Tuesday, 2 May 2006

Protestant critiques of scholasticism

“The situation is the same with Scholasticism as with the Roman Catholic church in general. Those who do not admire them, those who are not in danger of becoming scholastics themselves, simply have no inner right to pass judgment on them.”

—Karl Barth, The Theology of John Calvin (Grand Rapids: Eerdmans, 1995), p. 26.

6 Comments:

Matthew Anderson said...

I admire the scholastics plenty, but why is admiration a pre-requisite for passing judgement? Are they a special case, or do we have to take this approach with all thought-systems (i.e. satanism)? Or maybe I just don't understand what Barth means by "inner right." But I enjoy your blog immensely.

Ben Myers said...

G'day Matthew -- good to hear from you. This is a sort of hermeneutical rule for Barth: in order to understand a thinker, you must first learn to love him or her. Barth means that we should enter into the thought of other people so deeply and so sympathetically that we feel tempted to follow their own decisions -- only at this point have we really begun to understand them, so only at this point do we become qualified to pass judgment as well.

You've raised a very good point, though, about the limits of this approach. And I suppose Barth would also have acknowledged these limits -- for instance, he was sharply critical of Nazi ideology, but he never felt even a glimmer of sympathy or "admiration" for it. He simply felt that it was wicked, and above all stupid.

So maybe wickedness and stupidity would constitute the limits of a "hermeneutic of love"?

Deep Furrows said...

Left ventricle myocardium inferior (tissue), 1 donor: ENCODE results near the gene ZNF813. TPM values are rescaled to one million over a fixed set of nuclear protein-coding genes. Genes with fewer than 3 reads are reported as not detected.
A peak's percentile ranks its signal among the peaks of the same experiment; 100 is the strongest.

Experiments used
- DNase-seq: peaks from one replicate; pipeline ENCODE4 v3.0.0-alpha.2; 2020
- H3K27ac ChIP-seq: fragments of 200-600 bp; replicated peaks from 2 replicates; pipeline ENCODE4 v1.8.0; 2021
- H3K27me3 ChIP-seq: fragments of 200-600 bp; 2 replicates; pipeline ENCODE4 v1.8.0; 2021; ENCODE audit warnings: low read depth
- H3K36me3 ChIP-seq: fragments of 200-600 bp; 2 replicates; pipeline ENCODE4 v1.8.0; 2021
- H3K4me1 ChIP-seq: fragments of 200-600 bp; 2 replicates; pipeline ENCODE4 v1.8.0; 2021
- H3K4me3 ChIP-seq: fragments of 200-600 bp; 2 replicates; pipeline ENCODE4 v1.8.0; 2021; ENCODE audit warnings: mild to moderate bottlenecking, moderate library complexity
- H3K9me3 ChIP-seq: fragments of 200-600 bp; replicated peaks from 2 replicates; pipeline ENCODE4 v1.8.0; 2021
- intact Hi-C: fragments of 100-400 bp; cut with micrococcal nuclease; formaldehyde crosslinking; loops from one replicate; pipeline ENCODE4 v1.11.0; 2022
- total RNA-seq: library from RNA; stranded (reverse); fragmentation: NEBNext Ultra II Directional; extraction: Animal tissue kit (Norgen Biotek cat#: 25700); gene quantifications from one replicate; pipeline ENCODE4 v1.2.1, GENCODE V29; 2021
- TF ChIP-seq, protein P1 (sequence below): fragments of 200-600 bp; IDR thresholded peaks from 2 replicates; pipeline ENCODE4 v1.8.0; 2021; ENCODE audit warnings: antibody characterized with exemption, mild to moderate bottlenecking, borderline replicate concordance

in order to understand a thinker, you must first learn to love him or her.
how Thomistic!

Matthew Anderson said...

Ben,

Thanks for the reply. I certainly agree with a "hermeneutics of charity." I'm just not sure that the best description for charity is entering into the worldview "so that we are tempted to follow their own decisions." It seems that if it is, the limits of "wickedness and stupidity" fall, since to dismiss them as such we would need to abandon the hermeneutic of charity. But as we are told to love our enemies, that option seems eminently undesirable.



G'day Matthew -- good to hear from you. This is a sort of hermeneutical rule for Barth: in order to understand a thinker, you must first learn to love him or her. Barth means that we should enter into the thought of other people so deeply and so sympathetically that we feel tempted to follow their own decisions -- only at this point have we really begun to understand them, so only at this point do we become qualified to pass judgment as well.

I think a better option is recharacterizing a "hermeneutics of love" so that it doesn't necessarily include the requirement that we admire the other or their ideas. Why is listening, asking questions, listening again, and giving them the benefit of the doubt not enough for a hermeneutic of charity? It seems I can do all that without entering into or being attracted to their ideas as deeply as Barth would like me to...

What fun! Thanks for the discussion! : )

Ben Myers said...

Good point, Matthew.

Matthew Anderson said...

Uh, sorry for including half of your post in mine. It was very late here when I wrote that......

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